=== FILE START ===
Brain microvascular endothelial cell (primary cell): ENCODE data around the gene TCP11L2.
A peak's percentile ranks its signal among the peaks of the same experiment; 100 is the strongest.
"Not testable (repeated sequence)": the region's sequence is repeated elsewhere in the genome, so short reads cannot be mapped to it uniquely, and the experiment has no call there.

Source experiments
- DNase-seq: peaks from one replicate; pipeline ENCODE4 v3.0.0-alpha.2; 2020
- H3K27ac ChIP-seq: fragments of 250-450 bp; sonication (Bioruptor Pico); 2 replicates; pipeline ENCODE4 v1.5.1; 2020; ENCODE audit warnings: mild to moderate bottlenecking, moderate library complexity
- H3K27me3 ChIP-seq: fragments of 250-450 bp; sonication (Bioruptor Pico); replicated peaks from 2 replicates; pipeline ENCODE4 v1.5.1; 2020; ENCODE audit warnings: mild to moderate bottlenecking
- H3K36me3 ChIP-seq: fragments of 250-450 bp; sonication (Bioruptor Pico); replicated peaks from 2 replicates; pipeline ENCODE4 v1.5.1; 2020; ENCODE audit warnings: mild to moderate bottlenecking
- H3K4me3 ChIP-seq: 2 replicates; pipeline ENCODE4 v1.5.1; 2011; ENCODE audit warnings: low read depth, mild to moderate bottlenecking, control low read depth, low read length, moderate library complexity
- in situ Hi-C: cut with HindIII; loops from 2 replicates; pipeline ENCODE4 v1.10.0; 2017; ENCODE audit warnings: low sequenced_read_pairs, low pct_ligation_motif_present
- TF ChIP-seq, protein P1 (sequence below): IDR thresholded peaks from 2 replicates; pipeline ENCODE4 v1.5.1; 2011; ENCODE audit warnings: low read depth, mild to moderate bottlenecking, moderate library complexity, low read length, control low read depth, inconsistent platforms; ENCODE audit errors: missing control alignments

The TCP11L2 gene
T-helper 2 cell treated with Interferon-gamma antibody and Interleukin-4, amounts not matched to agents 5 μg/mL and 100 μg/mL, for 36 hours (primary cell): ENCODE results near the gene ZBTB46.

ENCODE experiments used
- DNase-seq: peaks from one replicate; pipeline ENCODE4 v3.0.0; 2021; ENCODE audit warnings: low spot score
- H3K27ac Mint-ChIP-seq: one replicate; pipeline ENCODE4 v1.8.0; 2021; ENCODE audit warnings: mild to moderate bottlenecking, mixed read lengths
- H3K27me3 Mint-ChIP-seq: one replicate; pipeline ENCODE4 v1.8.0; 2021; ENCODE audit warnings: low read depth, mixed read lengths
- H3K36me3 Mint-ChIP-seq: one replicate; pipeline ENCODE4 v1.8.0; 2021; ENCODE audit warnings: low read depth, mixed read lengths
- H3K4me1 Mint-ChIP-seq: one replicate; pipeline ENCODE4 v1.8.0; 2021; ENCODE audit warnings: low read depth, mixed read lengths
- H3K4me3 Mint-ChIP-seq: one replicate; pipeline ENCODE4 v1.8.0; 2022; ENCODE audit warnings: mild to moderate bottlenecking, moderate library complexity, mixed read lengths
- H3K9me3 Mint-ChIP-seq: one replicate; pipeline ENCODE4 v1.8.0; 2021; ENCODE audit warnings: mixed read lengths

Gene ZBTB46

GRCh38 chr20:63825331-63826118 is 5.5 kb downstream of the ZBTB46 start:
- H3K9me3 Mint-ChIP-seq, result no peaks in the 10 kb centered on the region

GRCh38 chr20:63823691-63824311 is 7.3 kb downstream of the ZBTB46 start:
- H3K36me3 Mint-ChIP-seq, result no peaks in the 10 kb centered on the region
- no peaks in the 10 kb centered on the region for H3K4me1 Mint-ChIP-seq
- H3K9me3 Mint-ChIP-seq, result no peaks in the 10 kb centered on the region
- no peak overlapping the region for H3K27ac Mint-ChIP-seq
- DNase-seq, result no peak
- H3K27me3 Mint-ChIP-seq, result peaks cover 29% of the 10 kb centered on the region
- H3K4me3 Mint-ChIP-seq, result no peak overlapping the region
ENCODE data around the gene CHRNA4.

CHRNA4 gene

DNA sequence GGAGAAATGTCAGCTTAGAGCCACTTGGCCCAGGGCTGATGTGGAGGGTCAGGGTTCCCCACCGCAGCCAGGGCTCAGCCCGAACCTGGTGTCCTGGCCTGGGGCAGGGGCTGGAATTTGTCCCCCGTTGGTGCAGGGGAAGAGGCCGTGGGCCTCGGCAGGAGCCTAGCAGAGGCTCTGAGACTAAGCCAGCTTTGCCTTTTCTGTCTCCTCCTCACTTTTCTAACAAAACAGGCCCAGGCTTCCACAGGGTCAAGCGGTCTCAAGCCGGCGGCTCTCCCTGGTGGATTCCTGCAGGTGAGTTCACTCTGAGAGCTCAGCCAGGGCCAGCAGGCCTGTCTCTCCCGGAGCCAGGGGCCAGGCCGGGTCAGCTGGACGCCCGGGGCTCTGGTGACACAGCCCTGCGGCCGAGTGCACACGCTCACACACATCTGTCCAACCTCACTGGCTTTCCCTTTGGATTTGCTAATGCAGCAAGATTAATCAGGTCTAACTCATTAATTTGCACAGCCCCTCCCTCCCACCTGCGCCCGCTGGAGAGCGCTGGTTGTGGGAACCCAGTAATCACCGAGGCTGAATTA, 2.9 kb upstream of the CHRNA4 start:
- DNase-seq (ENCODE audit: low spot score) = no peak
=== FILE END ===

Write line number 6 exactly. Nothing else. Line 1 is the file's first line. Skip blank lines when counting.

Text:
- H3K27ac ChIP-seq: fragments of 250-450 bp; sonication (Bioruptor Pico); 2 replicates; pipeline ENCODE4 v1.5.1; 2020; ENCODE audit warnings: mild to moderate bottlenecking, moderate library complexity